The movie opens with a Buffalo Bill-style Wild West Show, set up like a museum of Natural History, and a little kid wanders in dressed like the Lone Ranger, eatin’ some peanuts, lookin’ at the buffalo, then, oh hey! “The Noble Savage in his natural habitat.” Guess who that is??

Spoiler! It’s Johnny Depp. In some scary-ass old person makeup. Like seriously crypt keeper style. Then OMG he moves! and reaches out! and says in a croaky old person voice, the first words of the whole film: “Kemooosabeeeh.” Then there’s this whole bit where Tonto asks the little boy to “traaaade” (sounding like zombies and “braaains”) and points to his peanuts, which Tonto exchanges for a dead mouse. Then he proceeds to eat the peanuts with the shells on, crunching through them to the boy’s disgust and wonderment, while feeding the crumbs to the bird on his head.

I won’t go this in-depth with the rest of the film, but I wanted to set the stage. The very first scene we are presented with an image of a Native person, in a museum–which presumably we’re supposed to critique, but there’s no questioning of Tonto’s position there. To me it reinforces the idea that all the Indians are dead, relics of the past, which is actually a theme throughout. This Indian is so silly and backward he trades a dead mouse for a bag of peanuts, doesn’t even know how to eat peanuts, and is feeding a bird, but it’s dead. Even the child knows that’s wrong. So this is the “new” Tonto? Definitely an improvement, amiright? (that was sarcasm. In case you missed it.)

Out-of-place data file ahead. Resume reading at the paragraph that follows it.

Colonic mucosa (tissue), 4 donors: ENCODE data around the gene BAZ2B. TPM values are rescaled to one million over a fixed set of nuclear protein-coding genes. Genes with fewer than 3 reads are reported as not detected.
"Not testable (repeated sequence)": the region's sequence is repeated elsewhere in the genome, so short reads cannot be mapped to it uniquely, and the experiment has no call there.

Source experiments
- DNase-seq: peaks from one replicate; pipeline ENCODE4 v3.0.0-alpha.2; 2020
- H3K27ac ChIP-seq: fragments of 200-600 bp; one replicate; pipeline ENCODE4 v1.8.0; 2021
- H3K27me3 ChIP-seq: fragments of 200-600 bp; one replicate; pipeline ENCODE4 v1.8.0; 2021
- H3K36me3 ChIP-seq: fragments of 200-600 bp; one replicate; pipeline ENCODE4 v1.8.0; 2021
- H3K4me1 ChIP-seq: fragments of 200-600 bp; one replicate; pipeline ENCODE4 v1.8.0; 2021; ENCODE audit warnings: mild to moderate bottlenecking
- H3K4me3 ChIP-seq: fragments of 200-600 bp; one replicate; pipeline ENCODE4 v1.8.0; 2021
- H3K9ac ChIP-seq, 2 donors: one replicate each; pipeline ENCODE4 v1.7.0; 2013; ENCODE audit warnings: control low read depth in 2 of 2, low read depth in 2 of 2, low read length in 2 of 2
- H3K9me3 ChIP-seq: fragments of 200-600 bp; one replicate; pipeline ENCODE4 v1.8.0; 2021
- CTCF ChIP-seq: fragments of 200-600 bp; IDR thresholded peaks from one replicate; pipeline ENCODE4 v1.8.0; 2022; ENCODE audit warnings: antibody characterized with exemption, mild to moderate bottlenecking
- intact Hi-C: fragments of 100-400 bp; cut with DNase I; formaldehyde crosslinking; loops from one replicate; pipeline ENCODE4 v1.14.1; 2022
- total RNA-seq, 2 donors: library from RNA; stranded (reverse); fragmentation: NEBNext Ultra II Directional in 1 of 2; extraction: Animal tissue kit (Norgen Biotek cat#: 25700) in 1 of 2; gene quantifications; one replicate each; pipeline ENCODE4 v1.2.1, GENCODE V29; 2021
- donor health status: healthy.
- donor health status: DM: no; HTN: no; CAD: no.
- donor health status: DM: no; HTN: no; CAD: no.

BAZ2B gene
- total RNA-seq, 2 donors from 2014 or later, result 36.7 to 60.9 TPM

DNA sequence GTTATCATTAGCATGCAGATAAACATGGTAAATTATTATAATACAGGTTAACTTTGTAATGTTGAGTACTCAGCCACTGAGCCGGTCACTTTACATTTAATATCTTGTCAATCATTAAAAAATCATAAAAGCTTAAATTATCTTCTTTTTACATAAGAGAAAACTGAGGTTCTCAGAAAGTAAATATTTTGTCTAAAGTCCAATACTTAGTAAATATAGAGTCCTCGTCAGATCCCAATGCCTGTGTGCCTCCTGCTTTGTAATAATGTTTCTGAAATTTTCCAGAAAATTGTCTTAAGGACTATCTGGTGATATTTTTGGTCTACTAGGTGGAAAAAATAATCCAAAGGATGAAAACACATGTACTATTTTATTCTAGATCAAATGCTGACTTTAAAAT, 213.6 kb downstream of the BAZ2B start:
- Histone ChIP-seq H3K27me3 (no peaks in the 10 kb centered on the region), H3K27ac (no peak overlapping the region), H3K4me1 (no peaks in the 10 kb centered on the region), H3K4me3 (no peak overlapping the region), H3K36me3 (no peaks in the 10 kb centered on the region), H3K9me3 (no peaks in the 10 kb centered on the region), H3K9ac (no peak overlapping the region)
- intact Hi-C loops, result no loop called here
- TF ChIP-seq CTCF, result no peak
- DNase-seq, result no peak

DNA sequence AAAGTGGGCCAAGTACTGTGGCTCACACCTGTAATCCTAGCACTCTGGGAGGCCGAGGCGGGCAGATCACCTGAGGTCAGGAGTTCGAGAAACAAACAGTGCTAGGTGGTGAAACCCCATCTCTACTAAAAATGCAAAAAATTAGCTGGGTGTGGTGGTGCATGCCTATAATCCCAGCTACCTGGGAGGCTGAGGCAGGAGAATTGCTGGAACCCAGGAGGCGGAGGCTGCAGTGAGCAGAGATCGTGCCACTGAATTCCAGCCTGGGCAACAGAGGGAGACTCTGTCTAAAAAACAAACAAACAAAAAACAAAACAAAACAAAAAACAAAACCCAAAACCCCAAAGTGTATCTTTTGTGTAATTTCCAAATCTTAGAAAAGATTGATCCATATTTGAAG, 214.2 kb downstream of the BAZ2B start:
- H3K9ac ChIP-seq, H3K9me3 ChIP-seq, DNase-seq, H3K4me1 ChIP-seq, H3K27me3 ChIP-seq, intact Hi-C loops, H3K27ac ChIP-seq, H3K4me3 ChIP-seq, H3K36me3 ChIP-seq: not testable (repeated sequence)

Anyway, Tonto launches into the story of the Lone Ranger for the kid in the museum. So the whole movie is in flashback.

Tonto speak summary: Tonto in museum. Tonto old. Tonto silly and backward. You listen to story now.

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Johnny Depp As Tonto: I’m Still Not Feeling ‘Honored’

By Guest Contributor Adrienne K., cross-posted from Native Appropriations

I guess we can put all the talk about Johnny Depp “honoring” Native people to rest now. ‘Cause it’s been over a month since those first horrendous publicity pics of Depp-as-Tonto surfaced, and more information has been trickling out about Depp’s “inspiration” for his lovely costume. I think we’ll now see just how careful, respectful, and honoring Mr. Depp was with his “research” for his role.

As background, Depp has said in numerous interviews that wanted to change the role of Tonto, and wanted to “reinvent” the relationship between Indians and Hollywood. He also cited his Native heritage–“Cherokee or maybe Creek”–as part of his reasoning behind taking the role. In this clip from MTV news, Johnny describes his plans for Tonto’s character, which, out of context, actually sound pretty good:

He says in the clip:

I like the idea of having the opportunity to sort of make fun of the idea of Indian as sidekick… throughout the history of Hollywood, the Native American has always been the second class, third class, fourth class, fifth class citizen, and I don’t see Tonto that way at all. So it’s an opportunity for me to salute Native Americans.